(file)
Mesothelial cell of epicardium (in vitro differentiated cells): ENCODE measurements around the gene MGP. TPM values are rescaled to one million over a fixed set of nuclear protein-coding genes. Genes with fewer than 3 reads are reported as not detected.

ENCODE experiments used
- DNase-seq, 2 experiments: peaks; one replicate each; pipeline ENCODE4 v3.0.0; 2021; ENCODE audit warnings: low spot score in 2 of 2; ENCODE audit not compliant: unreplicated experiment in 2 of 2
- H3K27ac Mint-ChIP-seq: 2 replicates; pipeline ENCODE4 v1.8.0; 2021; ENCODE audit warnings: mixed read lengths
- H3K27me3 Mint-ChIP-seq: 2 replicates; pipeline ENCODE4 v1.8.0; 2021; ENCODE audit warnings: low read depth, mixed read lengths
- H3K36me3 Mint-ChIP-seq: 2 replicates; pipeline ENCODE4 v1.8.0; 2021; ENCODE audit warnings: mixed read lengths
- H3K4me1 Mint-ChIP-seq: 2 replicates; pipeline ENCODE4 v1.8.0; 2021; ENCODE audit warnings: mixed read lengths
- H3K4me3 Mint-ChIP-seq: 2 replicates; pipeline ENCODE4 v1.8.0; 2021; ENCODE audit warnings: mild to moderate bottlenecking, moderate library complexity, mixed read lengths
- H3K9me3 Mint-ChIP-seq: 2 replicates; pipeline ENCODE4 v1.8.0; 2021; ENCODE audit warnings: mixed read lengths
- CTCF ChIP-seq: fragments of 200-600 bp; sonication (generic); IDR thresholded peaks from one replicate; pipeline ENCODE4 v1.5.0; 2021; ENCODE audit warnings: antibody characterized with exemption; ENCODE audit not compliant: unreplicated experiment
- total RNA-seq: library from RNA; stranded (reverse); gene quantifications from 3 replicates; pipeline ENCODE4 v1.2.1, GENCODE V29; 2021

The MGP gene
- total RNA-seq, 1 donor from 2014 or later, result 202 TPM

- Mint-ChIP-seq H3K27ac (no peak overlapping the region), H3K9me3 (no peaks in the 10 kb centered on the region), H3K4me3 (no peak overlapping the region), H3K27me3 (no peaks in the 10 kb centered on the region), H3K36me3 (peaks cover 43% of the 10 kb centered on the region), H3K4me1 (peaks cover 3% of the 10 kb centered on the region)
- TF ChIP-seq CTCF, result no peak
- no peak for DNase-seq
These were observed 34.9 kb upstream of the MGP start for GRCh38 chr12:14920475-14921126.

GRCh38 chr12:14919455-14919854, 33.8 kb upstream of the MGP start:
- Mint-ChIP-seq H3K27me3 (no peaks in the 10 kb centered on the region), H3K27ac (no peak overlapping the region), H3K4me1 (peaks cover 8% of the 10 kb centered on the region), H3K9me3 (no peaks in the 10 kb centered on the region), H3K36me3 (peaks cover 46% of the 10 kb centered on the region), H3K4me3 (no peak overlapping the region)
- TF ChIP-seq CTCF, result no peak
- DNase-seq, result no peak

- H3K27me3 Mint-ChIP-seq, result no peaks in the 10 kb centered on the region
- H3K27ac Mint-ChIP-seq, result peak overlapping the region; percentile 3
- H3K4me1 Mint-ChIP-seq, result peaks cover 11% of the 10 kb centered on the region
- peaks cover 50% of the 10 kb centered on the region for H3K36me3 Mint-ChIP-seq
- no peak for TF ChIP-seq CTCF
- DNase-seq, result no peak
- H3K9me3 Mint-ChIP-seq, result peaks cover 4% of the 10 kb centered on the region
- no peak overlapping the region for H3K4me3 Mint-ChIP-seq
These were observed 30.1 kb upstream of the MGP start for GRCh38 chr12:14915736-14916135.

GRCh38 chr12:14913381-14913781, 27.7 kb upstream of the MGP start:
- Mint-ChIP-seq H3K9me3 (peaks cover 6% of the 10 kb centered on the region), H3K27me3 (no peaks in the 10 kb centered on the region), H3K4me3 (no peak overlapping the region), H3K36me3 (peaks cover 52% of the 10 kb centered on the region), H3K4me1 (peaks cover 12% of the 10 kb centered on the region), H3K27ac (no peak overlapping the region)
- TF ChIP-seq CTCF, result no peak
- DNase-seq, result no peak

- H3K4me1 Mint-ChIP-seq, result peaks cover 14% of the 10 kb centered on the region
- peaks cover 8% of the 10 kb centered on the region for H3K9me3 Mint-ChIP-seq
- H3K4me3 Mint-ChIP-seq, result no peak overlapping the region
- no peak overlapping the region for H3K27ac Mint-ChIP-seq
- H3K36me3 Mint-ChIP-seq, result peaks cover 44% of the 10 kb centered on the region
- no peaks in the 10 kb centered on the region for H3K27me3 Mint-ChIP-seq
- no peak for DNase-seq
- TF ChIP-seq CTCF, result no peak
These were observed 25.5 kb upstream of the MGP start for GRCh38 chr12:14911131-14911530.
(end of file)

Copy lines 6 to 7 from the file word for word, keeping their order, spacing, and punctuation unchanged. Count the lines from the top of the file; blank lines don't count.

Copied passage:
- H3K36me3 Mint-ChIP-seq: 2 replicates; pipeline ENCODE4 v1.8.0; 2021; ENCODE audit warnings: mixed read lengths
- H3K4me1 Mint-ChIP-seq: 2 replicates; pipeline ENCODE4 v1.8.0; 2021; ENCODE audit warnings: mixed read lengths